The Israeli military under new Chief of Staff Aviv Kochavi has taken on a more aggressive approach in responding to violence coming out of Gaza. “This time it appears, any restrictions the IDF may have operated under, were lifted,” veteran Israeli military correspondent Ron Ben Yishai wrote in the Ynet news portal. In this the military is simply following the overall political and public mood inside Israel after months of periodic escalations—with each one growing more lethal.

Opposition leader Benny Gantz, himself a former army chief of staff, criticized the government’s policy, demanding a full military offensive. “We must restore the deterrence that has been eroded catastrophically for more than a year,” he said at the height of the weekend’s violence. More worrying for Prime Minister Benjamin Netanyahu were widespread criticisms from supporters within his right-wing camp after a cease-fire was reached.

“I think this is a failure for Netanyahu, and I am sorry I convinced people to vote for him,” one southern Israeli resident said. “Gaza decides when to start a war and when to stop it.”

Gideon Saar, a senior official from Netanyahu’s Likud party, aired rare criticism of his boss, tweeting that “the circumstances in which the cease-fire was reached are very lacking for Israel … [t]he time in between rounds of violence targeting Israel and its citizens is decreasing, while terrorist groups in Gaza are getting stronger. A [military] campaign was not prevented, but postponed.”

Conspicuous by his complete silence during the weekend’s escalation (and still) is former Defense Minister Avigdor Lieberman. Lieberman angrily resigned from Netanyahu’s government last November after a similar round of violence—and cease-fire—in Gaza, protesting what he called Israel’s “surrender to terror.”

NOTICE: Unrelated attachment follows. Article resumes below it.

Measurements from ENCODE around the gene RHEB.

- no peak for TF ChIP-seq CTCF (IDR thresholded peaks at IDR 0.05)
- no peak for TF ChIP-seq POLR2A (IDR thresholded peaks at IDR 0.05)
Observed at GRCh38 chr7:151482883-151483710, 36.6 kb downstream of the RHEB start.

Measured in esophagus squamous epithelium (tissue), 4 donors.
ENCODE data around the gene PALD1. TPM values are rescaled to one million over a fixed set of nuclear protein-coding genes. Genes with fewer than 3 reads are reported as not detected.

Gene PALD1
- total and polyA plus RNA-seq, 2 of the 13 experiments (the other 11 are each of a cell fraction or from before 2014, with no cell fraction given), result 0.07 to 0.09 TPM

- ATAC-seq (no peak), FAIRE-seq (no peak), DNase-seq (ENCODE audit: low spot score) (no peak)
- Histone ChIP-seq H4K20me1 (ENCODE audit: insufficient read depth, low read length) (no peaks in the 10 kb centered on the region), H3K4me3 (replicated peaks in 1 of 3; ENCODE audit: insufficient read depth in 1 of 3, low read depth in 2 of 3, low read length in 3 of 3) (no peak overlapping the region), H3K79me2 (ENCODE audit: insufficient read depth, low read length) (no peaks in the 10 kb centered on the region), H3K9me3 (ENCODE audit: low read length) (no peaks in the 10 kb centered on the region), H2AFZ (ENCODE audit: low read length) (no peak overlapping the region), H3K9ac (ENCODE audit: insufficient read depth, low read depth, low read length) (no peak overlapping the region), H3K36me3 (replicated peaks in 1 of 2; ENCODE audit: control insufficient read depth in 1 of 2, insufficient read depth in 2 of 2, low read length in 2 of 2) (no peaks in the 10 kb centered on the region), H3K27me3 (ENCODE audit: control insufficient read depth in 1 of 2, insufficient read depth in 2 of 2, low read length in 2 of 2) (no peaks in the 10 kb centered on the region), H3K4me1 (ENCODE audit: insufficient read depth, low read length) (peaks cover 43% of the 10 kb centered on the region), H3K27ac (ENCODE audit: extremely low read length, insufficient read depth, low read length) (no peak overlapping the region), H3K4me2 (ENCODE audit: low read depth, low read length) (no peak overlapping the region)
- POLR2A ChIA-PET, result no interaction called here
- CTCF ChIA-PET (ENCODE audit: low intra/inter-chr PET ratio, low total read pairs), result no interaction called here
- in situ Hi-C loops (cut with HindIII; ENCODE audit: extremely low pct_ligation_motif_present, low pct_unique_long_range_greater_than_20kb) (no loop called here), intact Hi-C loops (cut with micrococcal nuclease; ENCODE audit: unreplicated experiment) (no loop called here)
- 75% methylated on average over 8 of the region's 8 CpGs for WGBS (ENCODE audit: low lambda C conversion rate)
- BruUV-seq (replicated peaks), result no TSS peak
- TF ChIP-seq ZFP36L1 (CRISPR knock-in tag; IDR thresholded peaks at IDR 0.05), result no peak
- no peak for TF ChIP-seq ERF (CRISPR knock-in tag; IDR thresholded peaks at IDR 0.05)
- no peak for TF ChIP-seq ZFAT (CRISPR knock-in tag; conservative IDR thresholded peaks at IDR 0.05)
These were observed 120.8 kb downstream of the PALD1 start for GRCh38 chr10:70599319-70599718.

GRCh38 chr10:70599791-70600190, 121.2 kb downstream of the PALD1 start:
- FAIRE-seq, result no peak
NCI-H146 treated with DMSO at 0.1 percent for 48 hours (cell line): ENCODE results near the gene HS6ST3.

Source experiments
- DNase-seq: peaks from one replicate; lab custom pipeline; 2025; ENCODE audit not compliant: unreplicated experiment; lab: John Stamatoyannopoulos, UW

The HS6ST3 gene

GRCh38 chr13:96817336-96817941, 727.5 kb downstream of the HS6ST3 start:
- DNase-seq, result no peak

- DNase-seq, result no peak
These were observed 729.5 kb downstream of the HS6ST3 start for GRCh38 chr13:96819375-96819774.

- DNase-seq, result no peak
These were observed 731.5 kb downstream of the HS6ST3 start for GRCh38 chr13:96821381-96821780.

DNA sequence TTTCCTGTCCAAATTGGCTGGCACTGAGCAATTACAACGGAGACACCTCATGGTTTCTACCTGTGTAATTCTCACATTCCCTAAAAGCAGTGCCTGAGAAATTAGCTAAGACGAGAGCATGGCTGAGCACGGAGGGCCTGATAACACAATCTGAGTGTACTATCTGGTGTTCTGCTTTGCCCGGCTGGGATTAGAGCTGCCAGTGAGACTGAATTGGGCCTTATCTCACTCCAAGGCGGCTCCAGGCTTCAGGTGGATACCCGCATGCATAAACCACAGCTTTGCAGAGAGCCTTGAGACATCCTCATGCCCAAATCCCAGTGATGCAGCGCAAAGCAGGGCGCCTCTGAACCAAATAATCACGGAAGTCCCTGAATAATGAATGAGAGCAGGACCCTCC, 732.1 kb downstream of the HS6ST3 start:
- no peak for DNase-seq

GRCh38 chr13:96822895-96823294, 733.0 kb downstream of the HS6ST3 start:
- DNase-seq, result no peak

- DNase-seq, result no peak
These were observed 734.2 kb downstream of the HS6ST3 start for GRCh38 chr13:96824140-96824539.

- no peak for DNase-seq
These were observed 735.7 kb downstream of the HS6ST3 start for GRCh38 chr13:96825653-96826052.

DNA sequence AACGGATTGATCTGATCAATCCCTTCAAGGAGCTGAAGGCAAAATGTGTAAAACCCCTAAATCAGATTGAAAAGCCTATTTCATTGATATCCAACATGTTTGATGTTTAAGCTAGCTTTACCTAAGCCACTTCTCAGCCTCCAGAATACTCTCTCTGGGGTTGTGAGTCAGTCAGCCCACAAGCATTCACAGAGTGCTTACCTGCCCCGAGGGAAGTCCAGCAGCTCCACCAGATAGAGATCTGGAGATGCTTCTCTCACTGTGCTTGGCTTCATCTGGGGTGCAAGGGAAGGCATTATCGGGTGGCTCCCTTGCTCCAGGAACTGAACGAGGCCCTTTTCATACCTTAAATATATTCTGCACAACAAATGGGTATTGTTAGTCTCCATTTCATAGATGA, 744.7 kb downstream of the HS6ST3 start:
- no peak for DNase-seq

After his successful re-election last month, Netanyahu is dependent on Lieberman’s small party to form a governing coalition in parliament. Lieberman, however implausibly, is being touted for a return to the defense ministry. But in exchange for his political support he has publicly issued a set of demands including a major shift in Gaza policy.

“I resigned because of a substantive difference: the prime minister supports an arrangement [with Hamas] and I support a [military] decision in the Gaza Strip. This isn’t a simple difference,” Lieberman said after the election.

The day after the rockets and fighter jets fell silent, Netanyahu told the Israeli public that “the campaign is not over and it demands patience and sagacity. We are prepared to continue. The goal has been—and remains—ensuring quiet and security for the residents of the south.”

Whether this “quiet” will be achieved via a true cease-fire arrangement with Hamas (despite Lieberman’s protestations) or a military offensive is now the key question. Islamic Jihad leader Ziad al-Nakhaleh yesterday continued with the threats. “The last escalation was only a live fire drill in preparation for the major campaign that is coming,” he warned.

Neri Zilber is a journalist and analyst on Middle East politics and culture and an adjunct fellow of the Washington Institute for Near East Policy. He is the co-author, most recently, of State with No Army, Army with No State: Evolution of the Palestinian Authority Security Forces, 1994-2018. Twitter: @NeriZilber

Antichrist Mocks Pompeo’s Demands

Mike Pompeo and John Bolton are known, serial, dedicated liars.(Photo: Gage Skidmore/flickr/cc)

Pompeo in Baghdad to Pressure Iraq to Join Press Against Iran; Iraq Declines

Bolton and Pompeo are warmongers and like the idea of bullying Iran, and they are also closely tied to the fascist Likud Party in Israel, which has been plumping for a war on Iran for decades

byJuan Cole